Maria Krautzberger believes such action is necessary if Germany is to achieve its climate agreement targets
Ambitious goals call for ambitious measures, and these are exactly what Maria Krautzberger is proposing with regard to past climate agreements. The head of the Federal Environment Agency (UBA) thinks that Germany’s goals cannot be achieved unless quotas are placed upon automakers to produce a minimum amount of EVs per year.
In an interview with German paper Die Zeit, Krautzberger was “highly critical of the car industry and German government subsidies for diesel cars”, believing them to be both misleading to customers and cynical with regard to climate change.
There are currently 46 million vehicles registered in Germany, but only 25,000 of these are EVs. Krautzberger wants to see the latter figure rise to 12 million by 2030 which she admits is ambitious. She also admits that, left to their own devices, there is very little evidence to suggest that automakers would achieve such a target. However, she points to California and China -two of the largest and most important EV markets- as proof that incentives work:
“I know this is controversial, but it’s been successful in California, and they’re now introducing such quotas in China. Quotas give the makers security of planning. We’ve done the maths: if we want to hit the CO2 reduction target for traffic for 2030, we need 3-12% of the fleet to be electric by 2020, 30-32% by 2025, and 60-70% by 2030.”
To reach the latter target, even her goal of 12 million EVs by 2030 wouldn’t be enough without a significant reduction in the number of registered vehicles there are in total. Whilst she did not go on to address the disparity between her two estimates, another scheme to reduce vehicles in cities to only 150 for every 1000 inhabitants suggest that she might be counting on such a reduction.
According to Transport & Environment, Krautzberger has been highly critical of the car industry and the German government with regard to EVs. In her current role – to which she was appointed in 2014 – as well as her former one as a German senator she has taken particular issue with the fact that, until recently, customers were being convinced that swapping to diesel was somehow a green option. She sympathises with those who have fallen prey to such marketing:
“I understand the anger completely. I find it intolerable that the carmakers are not putting money aside to tackle exhaust problems in inner cities, because the makers have caused the problem.”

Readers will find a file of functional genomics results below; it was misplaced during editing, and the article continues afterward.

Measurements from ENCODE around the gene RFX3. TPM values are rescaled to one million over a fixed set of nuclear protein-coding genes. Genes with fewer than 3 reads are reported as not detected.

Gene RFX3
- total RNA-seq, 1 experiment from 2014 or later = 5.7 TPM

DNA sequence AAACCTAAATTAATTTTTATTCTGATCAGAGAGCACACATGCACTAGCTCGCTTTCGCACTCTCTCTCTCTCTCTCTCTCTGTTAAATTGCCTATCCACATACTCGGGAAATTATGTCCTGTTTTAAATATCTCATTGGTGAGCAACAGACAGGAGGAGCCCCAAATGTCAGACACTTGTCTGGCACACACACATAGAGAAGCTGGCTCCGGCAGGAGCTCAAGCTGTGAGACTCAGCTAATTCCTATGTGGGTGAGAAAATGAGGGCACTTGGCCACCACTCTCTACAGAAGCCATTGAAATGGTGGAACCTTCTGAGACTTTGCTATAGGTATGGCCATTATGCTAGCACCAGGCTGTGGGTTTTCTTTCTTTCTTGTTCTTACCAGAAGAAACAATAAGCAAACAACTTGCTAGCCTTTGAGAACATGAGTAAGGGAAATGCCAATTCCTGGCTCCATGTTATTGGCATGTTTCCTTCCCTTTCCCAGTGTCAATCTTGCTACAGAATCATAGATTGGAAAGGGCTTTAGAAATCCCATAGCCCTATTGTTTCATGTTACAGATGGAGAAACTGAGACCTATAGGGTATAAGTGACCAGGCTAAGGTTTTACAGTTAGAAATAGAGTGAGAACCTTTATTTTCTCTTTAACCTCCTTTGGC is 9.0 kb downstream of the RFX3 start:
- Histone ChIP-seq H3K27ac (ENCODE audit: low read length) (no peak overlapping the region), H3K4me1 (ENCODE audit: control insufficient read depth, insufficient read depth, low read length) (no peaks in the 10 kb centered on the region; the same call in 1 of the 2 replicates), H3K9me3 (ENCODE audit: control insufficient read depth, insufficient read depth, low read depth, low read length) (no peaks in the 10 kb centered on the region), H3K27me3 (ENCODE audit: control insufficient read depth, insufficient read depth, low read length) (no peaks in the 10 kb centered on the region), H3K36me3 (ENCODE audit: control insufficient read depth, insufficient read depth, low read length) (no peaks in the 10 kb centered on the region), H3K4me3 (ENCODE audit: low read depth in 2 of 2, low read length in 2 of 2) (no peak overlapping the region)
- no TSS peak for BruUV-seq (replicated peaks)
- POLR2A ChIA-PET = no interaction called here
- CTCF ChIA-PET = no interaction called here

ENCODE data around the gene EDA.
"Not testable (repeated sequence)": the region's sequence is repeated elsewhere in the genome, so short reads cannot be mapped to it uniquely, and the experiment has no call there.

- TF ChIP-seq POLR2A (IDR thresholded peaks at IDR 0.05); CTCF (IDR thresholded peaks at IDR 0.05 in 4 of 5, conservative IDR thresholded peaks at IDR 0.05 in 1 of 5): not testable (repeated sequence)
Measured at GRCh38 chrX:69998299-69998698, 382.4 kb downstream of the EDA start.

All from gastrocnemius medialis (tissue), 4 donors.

She also points out that whilst it is true to say diesel is marginally less harmful to the environment than petrol, the boom in SUV sales in Germany means that no net reduction in emissions is actually being made. As such, all subsidies for diesel cars are based on something of a false premise, and that in any case it was irresponsible to tell customers that diesel had a significant environmental “advantage” over petrol cars.
EV incentives off to a slow start
Her proposal to point quotas and incentives firmly in the direction of EVs is the only real solution for emission reduction according to her. This is certainly true, although ultimately the best way to reduce emissions would be to encourage a reduction in personal car usage altogether.
The Federal Environment Agency has already set a non-binding target for 2030 with a view to just this. The aim is to see major German cities reduce cars (electric or otherwise) to just 150 per 1000 inhabitants. Currently the figures for Hamburg and Berlin stand at 425 and 336 respectively. This would also free up room in these cities for some of Krautzberger’s other green initiatives such as electric buses and bicycles. The latter of these has had notable success in French cities in the form of incredibly popular bike sharing schemes.
Whilst sceptical auto industry moguls have made scathing comments against EVs, such as Ford’s Mark Fields claiming that no-one wants to buy them, Krautzberger falls into the “if you build it, they will come” category that sees price and infrastructure as the main obstacle between customers and vehicles.
In this vein, Germany has already established other EV incentives, for example by giving discounts of up to €4000 on all EV sales and up to €3000 on plugin hybrid sales. Although the incentive -which launched in July 2016- intended to see 300,000 EVs on the road by June 2019, by January of this year only 9,000 had been sold under the scheme. Whether the quotas proposed by Krautzberger might replace or supplement these incentives was not revealed, but at the current rate of progress it seems that both would likely be necessary.
Nonetheless, EV sales are slowly rising year by year, and if momentum can be increased, Krautzberger’s hopes for 2030 may have some mileage.